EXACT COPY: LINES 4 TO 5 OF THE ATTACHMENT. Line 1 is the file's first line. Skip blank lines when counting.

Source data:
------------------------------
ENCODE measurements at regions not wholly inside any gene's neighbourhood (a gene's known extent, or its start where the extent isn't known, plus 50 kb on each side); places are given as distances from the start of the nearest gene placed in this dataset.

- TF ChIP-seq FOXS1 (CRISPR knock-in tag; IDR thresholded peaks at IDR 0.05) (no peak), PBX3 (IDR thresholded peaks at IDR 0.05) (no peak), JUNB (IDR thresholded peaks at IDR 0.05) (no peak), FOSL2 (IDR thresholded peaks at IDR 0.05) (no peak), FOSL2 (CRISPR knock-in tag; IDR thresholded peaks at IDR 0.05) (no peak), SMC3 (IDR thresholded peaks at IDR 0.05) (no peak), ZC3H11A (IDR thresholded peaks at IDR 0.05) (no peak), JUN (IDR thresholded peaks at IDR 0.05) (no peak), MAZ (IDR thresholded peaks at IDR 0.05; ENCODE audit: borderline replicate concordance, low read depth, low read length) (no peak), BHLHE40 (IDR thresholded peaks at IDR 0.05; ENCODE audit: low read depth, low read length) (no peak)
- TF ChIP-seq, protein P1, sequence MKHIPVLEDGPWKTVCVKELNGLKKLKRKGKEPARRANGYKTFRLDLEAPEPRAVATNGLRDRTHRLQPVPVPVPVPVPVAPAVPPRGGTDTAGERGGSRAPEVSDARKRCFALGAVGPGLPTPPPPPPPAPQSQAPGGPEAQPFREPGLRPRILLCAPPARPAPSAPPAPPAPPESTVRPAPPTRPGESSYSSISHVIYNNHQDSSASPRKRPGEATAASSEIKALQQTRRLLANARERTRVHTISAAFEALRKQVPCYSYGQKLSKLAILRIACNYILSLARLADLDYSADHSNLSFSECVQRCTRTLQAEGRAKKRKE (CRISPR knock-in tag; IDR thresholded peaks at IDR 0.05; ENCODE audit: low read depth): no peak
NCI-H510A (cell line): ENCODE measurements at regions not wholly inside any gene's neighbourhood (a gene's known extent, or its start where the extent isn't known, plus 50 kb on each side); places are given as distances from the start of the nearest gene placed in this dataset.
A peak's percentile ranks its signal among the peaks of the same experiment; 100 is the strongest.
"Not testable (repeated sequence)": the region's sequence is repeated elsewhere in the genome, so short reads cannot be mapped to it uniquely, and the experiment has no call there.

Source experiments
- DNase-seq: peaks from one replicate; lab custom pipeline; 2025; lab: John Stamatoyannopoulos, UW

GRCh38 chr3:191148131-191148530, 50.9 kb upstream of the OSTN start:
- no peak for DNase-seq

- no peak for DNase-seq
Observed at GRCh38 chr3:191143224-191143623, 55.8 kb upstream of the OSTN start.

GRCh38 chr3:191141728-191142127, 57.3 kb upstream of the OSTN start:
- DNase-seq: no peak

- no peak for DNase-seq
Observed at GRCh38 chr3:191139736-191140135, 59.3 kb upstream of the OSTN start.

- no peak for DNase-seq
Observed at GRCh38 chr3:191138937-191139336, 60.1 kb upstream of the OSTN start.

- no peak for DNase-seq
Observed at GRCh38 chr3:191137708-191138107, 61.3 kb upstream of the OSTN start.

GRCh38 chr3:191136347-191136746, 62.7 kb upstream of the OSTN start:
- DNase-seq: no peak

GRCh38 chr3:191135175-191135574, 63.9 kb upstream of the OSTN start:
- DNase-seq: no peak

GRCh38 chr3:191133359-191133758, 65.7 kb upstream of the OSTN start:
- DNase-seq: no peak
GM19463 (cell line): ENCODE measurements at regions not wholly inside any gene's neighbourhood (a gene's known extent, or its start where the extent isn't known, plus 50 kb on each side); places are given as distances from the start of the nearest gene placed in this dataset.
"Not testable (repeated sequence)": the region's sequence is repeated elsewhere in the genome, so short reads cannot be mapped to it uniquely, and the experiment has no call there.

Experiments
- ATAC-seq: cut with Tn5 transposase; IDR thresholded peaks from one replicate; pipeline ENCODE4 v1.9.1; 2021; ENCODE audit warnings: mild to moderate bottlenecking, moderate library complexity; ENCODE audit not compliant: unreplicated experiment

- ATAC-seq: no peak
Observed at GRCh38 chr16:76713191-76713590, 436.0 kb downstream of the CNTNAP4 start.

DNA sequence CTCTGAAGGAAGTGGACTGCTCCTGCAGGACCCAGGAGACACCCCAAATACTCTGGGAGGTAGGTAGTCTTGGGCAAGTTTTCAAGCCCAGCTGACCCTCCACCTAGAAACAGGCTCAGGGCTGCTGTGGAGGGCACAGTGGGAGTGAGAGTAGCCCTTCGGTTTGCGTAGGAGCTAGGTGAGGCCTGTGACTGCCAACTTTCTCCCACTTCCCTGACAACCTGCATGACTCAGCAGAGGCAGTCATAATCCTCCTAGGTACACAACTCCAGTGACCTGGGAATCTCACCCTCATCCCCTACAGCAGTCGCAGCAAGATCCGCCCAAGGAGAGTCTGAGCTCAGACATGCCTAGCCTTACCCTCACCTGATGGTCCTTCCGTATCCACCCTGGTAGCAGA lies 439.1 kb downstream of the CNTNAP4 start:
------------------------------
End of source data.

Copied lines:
NCI-H510A (cell line): ENCODE measurements at regions not wholly inside any gene's neighbourhood (a gene's known extent, or its start where the extent isn't known, plus 50 kb on each side); places are given as distances from the start of the nearest gene placed in this dataset.
A peak's percentile ranks its signal among the peaks of the same experiment; 100 is the strongest.